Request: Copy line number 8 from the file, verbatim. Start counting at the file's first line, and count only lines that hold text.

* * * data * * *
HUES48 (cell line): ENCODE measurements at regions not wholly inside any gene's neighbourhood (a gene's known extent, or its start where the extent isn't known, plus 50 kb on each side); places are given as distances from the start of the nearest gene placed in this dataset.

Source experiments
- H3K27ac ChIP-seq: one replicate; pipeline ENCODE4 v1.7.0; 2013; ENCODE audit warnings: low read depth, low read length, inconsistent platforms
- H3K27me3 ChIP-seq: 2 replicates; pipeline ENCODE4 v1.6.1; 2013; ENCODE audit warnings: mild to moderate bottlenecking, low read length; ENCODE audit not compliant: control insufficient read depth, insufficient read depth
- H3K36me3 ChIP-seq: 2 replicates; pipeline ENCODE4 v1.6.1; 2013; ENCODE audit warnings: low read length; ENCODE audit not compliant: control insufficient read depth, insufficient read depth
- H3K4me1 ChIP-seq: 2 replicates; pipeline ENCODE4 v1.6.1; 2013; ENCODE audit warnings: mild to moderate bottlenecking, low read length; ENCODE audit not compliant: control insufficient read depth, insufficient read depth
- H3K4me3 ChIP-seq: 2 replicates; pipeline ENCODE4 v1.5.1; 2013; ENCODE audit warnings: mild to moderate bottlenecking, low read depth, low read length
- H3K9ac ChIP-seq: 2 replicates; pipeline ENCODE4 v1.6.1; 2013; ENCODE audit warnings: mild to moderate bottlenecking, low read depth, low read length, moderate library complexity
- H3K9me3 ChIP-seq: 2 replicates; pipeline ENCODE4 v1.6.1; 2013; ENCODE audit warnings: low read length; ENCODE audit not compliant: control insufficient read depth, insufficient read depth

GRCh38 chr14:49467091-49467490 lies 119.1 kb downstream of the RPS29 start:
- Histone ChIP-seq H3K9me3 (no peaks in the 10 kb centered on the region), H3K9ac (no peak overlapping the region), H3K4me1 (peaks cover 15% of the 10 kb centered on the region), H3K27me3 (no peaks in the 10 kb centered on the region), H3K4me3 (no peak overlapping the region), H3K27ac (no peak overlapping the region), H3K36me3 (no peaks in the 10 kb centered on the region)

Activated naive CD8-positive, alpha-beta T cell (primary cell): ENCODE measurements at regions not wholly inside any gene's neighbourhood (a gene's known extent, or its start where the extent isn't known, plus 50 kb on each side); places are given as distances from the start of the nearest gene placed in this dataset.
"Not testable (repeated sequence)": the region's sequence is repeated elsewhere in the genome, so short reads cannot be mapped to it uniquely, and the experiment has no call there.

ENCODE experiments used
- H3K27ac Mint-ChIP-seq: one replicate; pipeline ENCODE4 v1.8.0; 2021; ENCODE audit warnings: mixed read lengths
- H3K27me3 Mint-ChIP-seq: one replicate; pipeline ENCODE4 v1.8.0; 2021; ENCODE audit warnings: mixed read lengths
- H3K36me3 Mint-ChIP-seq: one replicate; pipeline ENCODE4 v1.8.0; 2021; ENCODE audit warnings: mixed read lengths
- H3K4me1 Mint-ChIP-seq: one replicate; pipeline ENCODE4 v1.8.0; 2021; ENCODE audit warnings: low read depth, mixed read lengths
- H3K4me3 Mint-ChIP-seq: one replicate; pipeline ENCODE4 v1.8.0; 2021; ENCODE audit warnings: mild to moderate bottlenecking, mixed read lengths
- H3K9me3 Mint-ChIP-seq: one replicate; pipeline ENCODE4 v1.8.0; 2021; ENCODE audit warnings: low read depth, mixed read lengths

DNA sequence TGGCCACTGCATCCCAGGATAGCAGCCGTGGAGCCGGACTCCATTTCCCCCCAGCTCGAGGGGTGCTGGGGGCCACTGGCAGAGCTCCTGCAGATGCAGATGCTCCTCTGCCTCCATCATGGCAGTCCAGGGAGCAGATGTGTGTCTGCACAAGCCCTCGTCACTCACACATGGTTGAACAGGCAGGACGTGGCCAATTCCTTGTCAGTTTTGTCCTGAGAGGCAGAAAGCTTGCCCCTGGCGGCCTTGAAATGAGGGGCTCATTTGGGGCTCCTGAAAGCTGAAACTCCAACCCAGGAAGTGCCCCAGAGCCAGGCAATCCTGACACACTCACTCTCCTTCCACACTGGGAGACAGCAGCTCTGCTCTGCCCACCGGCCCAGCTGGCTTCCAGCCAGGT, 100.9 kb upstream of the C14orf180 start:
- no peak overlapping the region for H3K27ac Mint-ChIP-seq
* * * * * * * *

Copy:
- H3K9ac ChIP-seq: 2 replicates; pipeline ENCODE4 v1.6.1; 2013; ENCODE audit warnings: mild to moderate bottlenecking, low read depth, low read length, moderate library complexity